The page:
Wednesday, March 13, 2019

Time for a parenting reality check

By Louise Kinross

It’s so easy to look from the outside of someone’s life and make assumptions about how they’re doing. In the last 24 hours, I read a couple of posts that showed me how wrong we can be. 

When we ask someone how they’re doing, do we really want to hear the answer? Do we make room for people to share candidly? Or do we just want the sanitized ‘fine,’ so we can go on our merry way?

Susan Senator and Maya Wechsler are what I think of as super parents. People who have literally moved the world to give their kids fabulous lives. Trailblazers.

But yesterday, they were both waving distress flags.

Susan is a Boston author who’s written a number of books on raising her son Nat, who has autism and doesn’t speak. The most recent was Autism Adulthood: Insights and Creative Strategies For a Fulfilling Life. She’s also written for BLOOM.

I always looked to Susan with envy at her ability to work with Nat and her family to come up with creative ways for Nat to live in the community with support. There had been some horrific bumps. But the last time I checked in, it seemed he was in a great living arrangement and doing cool things like playing in a band.

So it was a shock to hear yesterday that Nat had returned home, and to read this Facebook post:

“No matter how hard I work to help make this world a better place, to actually give a sh%t about people like Nat, I get obstacles thrown in my path, I get fight after fight for just basic inclusion and decent treatment of him. I want to f%cking just give up, I am too old for this, and not getting any younger.”

Ironically, The Washington Post also ran a piece called People don’t want to hear the ‘ugly details’ of our struggle to raise and educate our autistic son. That piece is behind a paywall, so you can find it here on the author’s blog.

I was surprised to realize it was written by a mom I'd interviewed in BLOOM: Green acres is the place for me. Maya and her husband moved their family from Washington, D.C. to a farm in Virginia and opened A Farm Less Ordinary, a business selling vegetables that employs adults with intellectual disabilities. They wanted a better life for their son with autism.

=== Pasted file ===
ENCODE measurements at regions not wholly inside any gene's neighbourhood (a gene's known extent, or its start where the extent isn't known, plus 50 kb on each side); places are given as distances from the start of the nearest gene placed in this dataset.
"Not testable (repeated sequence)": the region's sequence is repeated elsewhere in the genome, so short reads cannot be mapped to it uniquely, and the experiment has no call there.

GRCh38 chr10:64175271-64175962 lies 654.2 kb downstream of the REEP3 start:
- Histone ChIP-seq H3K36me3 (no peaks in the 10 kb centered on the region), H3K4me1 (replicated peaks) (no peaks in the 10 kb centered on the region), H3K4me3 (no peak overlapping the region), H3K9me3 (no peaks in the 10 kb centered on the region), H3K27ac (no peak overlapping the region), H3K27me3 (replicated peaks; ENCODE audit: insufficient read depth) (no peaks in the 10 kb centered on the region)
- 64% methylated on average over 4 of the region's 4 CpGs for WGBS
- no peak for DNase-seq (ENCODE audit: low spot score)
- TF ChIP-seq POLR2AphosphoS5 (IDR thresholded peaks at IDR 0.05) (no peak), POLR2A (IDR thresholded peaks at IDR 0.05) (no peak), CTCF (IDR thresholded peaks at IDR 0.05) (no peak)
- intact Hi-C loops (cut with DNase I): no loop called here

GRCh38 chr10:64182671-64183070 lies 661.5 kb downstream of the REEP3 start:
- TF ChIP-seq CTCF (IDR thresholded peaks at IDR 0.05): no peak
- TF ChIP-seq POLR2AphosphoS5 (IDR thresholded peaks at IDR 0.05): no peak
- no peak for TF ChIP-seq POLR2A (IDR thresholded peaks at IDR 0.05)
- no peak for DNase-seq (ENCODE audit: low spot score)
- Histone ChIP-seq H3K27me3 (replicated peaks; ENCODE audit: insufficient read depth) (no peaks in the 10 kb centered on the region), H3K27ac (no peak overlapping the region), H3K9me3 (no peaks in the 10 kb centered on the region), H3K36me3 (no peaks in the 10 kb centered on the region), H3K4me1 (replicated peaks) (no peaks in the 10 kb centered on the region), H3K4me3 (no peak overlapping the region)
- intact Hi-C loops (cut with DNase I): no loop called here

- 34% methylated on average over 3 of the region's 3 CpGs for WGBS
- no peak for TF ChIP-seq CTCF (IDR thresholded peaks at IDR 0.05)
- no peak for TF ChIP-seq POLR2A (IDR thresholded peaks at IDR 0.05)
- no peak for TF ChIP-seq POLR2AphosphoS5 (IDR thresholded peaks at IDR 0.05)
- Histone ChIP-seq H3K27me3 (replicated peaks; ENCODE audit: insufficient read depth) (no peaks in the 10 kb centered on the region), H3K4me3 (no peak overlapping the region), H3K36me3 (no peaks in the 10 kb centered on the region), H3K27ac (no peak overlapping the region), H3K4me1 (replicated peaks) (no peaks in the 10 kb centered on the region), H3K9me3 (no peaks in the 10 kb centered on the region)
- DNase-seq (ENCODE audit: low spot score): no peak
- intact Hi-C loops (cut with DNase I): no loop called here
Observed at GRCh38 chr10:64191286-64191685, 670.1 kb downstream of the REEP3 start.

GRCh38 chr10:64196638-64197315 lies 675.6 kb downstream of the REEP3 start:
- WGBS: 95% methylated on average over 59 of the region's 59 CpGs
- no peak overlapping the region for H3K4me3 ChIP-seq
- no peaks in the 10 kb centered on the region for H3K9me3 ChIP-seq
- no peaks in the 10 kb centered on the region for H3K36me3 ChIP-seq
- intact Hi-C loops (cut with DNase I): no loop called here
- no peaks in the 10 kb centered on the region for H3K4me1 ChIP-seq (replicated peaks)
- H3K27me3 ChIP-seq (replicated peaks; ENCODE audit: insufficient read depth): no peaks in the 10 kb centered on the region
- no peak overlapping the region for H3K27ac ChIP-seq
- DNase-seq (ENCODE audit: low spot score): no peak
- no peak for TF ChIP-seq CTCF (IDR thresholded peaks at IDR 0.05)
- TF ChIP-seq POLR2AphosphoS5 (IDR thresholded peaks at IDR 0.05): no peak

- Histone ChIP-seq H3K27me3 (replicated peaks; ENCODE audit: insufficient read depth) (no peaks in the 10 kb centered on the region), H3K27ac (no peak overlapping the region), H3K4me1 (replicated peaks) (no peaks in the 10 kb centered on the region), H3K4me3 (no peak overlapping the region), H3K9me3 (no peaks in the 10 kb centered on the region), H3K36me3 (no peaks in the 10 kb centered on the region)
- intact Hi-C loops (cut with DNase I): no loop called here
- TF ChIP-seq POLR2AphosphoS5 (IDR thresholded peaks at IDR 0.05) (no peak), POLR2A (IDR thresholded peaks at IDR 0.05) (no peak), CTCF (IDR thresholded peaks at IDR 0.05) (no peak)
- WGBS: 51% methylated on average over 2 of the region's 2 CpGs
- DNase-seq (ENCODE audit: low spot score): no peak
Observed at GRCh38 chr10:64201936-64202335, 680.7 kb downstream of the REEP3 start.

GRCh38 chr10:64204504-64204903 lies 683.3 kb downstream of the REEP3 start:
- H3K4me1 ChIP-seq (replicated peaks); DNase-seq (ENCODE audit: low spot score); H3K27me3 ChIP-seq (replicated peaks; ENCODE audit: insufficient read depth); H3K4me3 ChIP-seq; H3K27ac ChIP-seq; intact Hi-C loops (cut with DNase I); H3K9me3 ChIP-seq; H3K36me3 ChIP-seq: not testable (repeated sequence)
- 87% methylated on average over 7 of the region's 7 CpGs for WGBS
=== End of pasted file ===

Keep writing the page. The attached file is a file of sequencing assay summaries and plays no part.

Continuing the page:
In a post from earlier this year, Maya wrote about her experience connecting online with people who were celebrating the 15th reunion of her graduate university program:

“I found myself staring at the conversation, wondering exactly what the hell to say to these people. 'Do I tell them that we are broke? That paying for my son’s therapies and child-care has ruined us, financially, so a trip to Chicago isn’t really in the budget at the moment?...Or do I tell them that I really don’t want to sit around and have polite conversation about their PhDs and growing resumes...?

I am in awe of what Maya and her husband have accomplished with their farm. When I interviewed her, I told her I wished I had the courage to do something like that for my son. I still do.

Back to Maya's piece: “No one wants to hear the truth, when they casually ask how I’m doing, or how my holidays were. They wouldn’t know what to do with the truth, however much I sanitize it for their comfort and digestion. People want to hear about progress.”

So I post this story here as a pause. Let's take a pause and acknowledge the lengths our families go to to try to make the world a livable place for their child. Let's recognize the immense challenges and barriers, that stubbornly persist.

Because if parents like Susan and Maya find themselves at wits' end, we need to sit up, pay attention, and extend compassion, to ourselves and to every family walking a similar path.


Wonderful post, Louise. It is so true of the constant fight that can just wear you down some days. My son will likely be diagnosed with a very rare disease in the coming month and I know that a whole new level of advocacy is on the horizon. Some days I am energized for it and others the thought just wears me out. We need to recognize this in everyone around us.

I so appreciate the truth and vulnerability in this post. The constant need to advocate and re-imagine the world so our kids can have a place of belonging and growth can be exhausting and frustrating. And unless you're somehow in it, you just don't understand the magnitude of it. And yet, we as the parents, advocates, caregivers, wannabe world changers have to be able to step up - no matter what - and keep moving forward. So that's what we do.